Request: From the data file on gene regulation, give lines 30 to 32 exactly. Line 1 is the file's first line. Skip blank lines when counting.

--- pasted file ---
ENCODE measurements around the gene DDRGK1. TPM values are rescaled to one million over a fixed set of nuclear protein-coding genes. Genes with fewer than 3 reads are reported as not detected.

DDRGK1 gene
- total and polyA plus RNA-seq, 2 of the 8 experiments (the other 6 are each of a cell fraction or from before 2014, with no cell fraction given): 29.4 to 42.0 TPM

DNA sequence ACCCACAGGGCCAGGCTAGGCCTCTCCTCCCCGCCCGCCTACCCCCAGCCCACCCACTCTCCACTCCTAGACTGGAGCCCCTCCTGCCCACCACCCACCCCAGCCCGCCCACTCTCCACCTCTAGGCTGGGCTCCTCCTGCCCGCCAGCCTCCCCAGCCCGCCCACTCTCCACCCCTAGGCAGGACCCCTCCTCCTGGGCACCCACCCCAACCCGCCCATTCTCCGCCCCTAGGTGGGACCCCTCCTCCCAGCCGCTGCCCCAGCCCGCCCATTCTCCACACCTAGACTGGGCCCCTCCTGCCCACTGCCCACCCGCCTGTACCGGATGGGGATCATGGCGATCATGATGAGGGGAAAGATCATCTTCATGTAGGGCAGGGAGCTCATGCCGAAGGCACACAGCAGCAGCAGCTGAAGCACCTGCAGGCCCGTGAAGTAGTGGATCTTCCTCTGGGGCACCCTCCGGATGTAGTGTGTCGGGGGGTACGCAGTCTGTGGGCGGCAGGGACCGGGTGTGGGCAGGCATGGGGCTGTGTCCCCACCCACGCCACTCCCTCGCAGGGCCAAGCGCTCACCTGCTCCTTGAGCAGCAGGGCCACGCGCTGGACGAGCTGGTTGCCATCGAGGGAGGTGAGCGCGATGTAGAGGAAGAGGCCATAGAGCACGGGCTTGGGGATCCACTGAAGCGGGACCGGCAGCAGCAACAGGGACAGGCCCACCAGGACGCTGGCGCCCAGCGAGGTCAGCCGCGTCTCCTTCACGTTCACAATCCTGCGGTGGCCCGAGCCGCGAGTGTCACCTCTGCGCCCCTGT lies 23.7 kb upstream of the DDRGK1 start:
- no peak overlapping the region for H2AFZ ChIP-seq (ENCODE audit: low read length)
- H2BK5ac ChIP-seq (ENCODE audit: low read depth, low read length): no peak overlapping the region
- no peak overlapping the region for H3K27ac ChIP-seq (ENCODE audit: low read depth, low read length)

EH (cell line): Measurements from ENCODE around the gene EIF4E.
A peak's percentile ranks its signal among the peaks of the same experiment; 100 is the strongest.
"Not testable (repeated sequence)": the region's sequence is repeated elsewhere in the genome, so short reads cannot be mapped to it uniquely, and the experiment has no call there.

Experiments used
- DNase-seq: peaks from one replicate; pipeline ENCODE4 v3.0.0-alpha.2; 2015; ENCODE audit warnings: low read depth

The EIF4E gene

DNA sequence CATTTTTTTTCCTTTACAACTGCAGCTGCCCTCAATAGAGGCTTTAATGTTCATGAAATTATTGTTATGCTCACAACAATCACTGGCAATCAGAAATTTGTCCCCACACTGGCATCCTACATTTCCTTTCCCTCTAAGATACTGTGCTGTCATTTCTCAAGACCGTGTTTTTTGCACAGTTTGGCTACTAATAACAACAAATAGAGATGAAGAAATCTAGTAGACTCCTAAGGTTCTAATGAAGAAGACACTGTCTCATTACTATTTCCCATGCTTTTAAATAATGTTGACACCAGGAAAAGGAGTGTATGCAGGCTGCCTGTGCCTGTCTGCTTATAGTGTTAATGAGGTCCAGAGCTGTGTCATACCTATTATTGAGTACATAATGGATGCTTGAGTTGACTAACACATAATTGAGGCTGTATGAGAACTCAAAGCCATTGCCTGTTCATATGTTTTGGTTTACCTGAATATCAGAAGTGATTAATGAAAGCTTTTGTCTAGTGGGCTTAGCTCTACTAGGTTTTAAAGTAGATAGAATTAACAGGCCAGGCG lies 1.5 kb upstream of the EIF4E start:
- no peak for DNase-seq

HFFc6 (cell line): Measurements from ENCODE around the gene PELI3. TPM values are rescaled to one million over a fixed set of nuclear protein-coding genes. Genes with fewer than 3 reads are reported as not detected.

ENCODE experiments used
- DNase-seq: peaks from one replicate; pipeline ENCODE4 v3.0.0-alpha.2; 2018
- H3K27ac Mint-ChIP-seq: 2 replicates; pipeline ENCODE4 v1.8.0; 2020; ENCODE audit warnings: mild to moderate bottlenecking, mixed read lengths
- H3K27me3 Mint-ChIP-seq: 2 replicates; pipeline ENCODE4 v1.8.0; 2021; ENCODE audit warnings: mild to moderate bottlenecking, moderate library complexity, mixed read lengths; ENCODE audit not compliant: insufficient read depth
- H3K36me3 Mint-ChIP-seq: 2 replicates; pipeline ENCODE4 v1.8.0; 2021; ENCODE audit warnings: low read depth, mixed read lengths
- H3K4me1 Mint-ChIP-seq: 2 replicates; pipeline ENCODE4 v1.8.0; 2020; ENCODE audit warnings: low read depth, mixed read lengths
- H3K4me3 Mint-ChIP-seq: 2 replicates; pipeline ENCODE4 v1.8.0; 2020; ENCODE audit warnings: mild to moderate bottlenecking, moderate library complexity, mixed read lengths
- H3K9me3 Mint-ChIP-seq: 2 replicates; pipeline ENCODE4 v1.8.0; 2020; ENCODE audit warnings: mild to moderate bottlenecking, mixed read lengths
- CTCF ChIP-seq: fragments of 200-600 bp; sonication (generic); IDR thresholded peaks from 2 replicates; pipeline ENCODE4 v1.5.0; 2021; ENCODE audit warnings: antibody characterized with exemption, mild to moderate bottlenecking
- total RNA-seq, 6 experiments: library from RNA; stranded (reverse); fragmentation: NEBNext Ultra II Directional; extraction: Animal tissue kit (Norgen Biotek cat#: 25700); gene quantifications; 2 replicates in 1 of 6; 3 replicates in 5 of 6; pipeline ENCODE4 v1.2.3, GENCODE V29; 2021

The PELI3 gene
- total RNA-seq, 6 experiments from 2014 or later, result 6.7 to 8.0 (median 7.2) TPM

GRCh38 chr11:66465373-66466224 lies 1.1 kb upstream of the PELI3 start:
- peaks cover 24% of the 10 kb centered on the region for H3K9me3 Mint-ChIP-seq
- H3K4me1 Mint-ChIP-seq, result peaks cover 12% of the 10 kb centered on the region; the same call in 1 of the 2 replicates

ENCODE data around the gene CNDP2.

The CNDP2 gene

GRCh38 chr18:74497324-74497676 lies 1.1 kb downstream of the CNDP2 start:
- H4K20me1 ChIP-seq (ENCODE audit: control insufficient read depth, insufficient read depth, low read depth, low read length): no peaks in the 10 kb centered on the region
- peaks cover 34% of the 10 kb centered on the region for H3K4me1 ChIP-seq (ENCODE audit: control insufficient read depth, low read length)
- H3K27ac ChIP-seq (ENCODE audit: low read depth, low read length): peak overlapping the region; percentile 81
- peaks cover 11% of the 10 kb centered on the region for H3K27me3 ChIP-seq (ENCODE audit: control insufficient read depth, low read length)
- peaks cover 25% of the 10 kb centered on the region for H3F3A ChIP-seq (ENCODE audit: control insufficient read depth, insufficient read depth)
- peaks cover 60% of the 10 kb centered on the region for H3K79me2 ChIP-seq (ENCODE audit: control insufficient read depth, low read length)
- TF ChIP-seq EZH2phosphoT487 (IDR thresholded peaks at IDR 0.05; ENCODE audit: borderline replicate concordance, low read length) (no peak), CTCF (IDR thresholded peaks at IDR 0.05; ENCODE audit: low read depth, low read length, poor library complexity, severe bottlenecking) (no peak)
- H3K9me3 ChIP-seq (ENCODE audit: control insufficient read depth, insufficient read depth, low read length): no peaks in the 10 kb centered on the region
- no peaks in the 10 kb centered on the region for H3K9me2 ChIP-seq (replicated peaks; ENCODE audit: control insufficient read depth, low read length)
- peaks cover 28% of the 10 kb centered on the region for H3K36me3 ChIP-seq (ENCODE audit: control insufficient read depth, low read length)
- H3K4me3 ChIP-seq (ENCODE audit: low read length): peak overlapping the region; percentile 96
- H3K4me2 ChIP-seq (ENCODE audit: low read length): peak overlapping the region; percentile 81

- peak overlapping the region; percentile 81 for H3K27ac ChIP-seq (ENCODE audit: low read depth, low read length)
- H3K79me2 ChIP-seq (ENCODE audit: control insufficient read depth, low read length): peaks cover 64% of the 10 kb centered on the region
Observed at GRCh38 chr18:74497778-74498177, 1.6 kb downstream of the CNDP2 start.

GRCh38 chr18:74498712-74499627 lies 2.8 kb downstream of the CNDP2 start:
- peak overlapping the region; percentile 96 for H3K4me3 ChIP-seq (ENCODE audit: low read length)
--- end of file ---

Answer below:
- peaks cover 24% of the 10 kb centered on the region for H3K9me3 Mint-ChIP-seq
- H3K4me1 Mint-ChIP-seq, result peaks cover 12% of the 10 kb centered on the region; the same call in 1 of the 2 replicates

ENCODE data around the gene CNDP2.